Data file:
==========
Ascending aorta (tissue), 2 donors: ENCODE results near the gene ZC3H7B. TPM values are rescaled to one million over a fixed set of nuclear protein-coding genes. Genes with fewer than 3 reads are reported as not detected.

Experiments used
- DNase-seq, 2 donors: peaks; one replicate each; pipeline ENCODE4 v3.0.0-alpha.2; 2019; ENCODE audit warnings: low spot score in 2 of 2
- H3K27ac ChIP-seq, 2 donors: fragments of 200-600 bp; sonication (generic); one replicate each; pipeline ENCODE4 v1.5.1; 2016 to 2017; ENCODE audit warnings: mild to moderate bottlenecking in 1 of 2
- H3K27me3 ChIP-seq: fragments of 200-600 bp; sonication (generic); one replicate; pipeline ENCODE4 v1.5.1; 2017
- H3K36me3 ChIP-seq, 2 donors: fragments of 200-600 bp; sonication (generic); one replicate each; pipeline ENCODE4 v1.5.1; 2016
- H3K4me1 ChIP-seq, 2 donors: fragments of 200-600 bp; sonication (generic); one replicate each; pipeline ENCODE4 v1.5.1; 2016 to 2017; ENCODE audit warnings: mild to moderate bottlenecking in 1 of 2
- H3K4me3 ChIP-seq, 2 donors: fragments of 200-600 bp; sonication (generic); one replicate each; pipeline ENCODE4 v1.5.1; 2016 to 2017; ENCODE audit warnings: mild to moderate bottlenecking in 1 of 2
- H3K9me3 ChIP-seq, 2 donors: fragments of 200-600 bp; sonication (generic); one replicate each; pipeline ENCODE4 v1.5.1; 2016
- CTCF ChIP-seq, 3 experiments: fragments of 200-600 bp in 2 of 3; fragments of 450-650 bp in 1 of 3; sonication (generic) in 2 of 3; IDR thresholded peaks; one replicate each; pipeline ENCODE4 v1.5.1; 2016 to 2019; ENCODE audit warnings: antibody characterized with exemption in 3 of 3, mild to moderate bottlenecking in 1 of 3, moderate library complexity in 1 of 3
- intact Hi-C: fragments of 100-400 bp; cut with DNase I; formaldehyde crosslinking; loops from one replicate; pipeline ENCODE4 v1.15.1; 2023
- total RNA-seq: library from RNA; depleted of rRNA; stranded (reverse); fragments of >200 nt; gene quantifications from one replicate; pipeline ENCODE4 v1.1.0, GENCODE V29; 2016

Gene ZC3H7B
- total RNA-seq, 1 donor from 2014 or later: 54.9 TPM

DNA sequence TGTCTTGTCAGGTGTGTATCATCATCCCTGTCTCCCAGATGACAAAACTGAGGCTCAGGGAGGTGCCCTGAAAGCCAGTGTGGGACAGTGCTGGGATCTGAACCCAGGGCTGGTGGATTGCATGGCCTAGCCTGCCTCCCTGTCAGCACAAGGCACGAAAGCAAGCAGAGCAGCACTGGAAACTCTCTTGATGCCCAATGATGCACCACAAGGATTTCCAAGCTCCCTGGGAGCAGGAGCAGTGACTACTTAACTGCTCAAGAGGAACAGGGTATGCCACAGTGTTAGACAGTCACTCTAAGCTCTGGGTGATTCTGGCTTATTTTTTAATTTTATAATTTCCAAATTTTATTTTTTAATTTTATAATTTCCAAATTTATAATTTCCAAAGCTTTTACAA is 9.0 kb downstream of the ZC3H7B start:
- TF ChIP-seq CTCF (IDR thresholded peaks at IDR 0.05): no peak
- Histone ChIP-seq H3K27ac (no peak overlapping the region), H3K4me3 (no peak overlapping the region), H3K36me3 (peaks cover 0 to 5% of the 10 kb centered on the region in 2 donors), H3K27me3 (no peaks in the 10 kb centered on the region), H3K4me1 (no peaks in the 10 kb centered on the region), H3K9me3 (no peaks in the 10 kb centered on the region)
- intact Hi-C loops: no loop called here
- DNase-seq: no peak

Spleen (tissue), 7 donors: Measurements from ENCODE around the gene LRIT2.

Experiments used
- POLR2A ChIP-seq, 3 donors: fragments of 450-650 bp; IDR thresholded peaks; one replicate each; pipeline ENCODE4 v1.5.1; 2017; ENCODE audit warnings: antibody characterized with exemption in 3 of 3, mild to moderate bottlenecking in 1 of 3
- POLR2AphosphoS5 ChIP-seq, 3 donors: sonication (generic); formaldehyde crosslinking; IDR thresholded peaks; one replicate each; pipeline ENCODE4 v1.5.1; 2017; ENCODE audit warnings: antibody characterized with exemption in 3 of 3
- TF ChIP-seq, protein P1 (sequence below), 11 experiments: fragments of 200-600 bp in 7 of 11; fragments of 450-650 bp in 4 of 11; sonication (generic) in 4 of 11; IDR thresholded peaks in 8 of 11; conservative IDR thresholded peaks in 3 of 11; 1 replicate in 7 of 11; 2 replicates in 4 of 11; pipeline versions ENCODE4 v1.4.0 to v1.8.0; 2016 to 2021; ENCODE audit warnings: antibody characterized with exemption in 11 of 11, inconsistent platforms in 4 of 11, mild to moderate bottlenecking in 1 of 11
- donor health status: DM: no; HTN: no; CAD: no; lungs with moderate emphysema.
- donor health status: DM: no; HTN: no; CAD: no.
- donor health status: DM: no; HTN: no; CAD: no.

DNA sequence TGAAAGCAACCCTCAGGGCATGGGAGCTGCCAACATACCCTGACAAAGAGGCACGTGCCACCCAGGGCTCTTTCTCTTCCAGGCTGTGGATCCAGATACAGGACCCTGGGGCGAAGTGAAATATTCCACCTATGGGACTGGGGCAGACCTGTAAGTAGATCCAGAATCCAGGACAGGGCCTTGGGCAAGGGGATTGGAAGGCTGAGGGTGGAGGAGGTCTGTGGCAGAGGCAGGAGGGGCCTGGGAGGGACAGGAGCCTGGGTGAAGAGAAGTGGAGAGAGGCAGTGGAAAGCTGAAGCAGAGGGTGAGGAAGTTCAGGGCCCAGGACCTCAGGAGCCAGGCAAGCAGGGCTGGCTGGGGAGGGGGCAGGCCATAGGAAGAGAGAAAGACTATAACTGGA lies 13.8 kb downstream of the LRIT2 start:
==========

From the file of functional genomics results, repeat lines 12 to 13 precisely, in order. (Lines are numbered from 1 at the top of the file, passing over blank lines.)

- total RNA-seq: library from RNA; depleted of rRNA; stranded (reverse); fragments of >200 nt; gene quantifications from one replicate; pipeline ENCODE4 v1.1.0, GENCODE V29; 2016

Gene ZC3H7B